In 1971, veterans groups and the local government of the municipality of Struga began to initiate plans for the creation of a spomenik complex to be built in the center of town to commemorate the region's fallen Partisan fighters who fell and fought during the National Liberation War (WWII). Yugoslav designer Vojislav Vasiljević was eventually commissioned by the town to design and create the monument, along with the site's surrounding memorial infrastructure. The complex was to be located right in the center of Struga, just east of Crna Drin River by Marshal Tito Square. The complex was officially unveiled to the public on November 8th of 1974, a date chosen in order to commemorate the 30th anniversary of the liberation of the Struga. The primary element of the complex is a large irregular concrete obelisk roughly 18m tall. Around it are sets of long stairs, seating and a small amphitheatre.

Photo 2: A conceptual view of the renovations intended for the Ohrid memorial

Present-Day

While the spomenik here at Struga was not subject to any direct damage from the conflict of thedismantling of Yugoslavia and the ensuring Yugoslav Wars, as many spomeniks across the Balkans endured, it did fall into considerable neglect is the subsequent decades. Until recently, it has been slowly crumbling and has been subject to vandalism and damage. However, in January of 2016, the city of Struga allocated roughly 30,000 euros for the restoration and rehabilitation of the spomenik complex, with the hopes of turning it into a much more attractive and modern space to encourage local residents to start using the area again. Conceptual sketches of the complex can be seen in Photo 2. Efforts began on this project in early 2016. Upon my visit to the site in April of 2017, there was clear evidence that a significant amount of cleaning and restoration had been done to the spomenik. As of 2019, most renovation and restoration efforts to the site have been completed.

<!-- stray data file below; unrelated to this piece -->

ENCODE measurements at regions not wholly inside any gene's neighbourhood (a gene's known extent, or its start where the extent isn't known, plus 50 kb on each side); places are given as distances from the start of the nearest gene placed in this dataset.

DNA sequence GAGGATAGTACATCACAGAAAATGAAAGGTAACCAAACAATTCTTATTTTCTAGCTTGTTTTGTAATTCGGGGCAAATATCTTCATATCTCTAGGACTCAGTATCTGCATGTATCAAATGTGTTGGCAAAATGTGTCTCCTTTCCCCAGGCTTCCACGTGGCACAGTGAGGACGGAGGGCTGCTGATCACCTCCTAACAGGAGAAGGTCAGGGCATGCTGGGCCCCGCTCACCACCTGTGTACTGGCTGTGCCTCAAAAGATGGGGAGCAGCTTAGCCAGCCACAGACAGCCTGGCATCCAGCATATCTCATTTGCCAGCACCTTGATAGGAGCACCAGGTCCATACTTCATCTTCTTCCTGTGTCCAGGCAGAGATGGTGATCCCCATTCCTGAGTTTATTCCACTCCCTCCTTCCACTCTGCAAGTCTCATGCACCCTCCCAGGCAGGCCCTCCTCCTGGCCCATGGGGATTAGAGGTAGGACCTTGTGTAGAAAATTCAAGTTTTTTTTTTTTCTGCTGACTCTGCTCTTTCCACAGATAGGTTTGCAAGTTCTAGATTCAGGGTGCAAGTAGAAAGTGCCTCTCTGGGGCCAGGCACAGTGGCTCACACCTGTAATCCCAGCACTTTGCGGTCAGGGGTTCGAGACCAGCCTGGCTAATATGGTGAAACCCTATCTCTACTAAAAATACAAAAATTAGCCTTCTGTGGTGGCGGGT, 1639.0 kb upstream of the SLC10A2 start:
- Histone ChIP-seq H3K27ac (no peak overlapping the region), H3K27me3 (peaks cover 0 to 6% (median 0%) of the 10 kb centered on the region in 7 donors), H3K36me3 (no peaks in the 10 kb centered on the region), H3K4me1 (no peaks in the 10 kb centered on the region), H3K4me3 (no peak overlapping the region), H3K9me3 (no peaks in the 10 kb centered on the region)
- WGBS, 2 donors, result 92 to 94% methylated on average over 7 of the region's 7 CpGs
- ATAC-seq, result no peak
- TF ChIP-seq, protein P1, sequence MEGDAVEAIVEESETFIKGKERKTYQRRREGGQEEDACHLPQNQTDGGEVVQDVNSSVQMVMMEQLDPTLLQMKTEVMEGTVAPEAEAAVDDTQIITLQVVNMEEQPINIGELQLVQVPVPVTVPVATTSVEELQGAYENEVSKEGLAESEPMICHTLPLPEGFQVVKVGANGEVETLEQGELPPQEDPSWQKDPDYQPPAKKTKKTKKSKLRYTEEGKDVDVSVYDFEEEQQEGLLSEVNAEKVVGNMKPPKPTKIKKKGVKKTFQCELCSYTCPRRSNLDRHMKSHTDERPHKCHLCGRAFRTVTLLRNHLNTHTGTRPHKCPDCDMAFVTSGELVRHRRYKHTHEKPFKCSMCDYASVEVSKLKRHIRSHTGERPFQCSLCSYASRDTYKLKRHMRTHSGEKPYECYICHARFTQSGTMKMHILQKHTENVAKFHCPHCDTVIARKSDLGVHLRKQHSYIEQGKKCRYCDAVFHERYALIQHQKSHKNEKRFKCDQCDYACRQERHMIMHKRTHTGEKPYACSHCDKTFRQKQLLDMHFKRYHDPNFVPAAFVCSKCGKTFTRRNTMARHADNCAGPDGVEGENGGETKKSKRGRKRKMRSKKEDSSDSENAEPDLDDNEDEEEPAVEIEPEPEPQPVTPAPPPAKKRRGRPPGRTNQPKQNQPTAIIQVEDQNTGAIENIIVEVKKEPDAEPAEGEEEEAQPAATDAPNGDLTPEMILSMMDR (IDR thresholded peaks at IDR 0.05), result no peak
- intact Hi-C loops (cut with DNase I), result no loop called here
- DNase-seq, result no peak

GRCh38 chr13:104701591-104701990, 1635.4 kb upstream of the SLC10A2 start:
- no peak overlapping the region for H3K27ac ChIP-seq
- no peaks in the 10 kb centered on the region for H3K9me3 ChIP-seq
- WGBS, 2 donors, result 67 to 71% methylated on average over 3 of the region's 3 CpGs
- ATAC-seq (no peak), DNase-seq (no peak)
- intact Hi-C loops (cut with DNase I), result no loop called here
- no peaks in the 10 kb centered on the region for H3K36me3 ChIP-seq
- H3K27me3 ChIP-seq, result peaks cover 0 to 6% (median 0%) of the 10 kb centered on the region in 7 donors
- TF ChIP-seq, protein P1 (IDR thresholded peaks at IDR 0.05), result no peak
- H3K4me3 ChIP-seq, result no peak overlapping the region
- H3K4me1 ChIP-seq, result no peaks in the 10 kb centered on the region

Plaques, Engravings and Graffiti:

There is one primary inscribed element at the memorial complex here at Struga. Located directly next to the central sculpture there is a large concrete block which has a large bronze plate installed on top of it with a raised relief inscription (Slides 1 & 2). This text reads as, when translated into English:

"The revolution is like a river: It flows uninterrupted from the springs of the past to the delta of the infinite future... And while flowing, it empowers life with life. Glory and honor to the soldiers of our revolution, through the ancestors to eternity."

Slideshow

This poetic verse was written by the famous local Struga-born writer Vlado Maleski [Владо Малески], who, in addition to being a writer, also fought in the Partisan resistance effort during WWII. During the Yugoslav-era, Maleski went on to become one of the most prominent writers of the Macedonian region, who not only wrote the lyrics to "Denes nad Makedonija" (Today Over Macedonia), what is still today used as the country's national anthem, but also wrote the screenplay for the first Macedonian film 'Frosina', released in 1952.

Photo 3: Engraving on the side of the monument at Struga

Symbolism: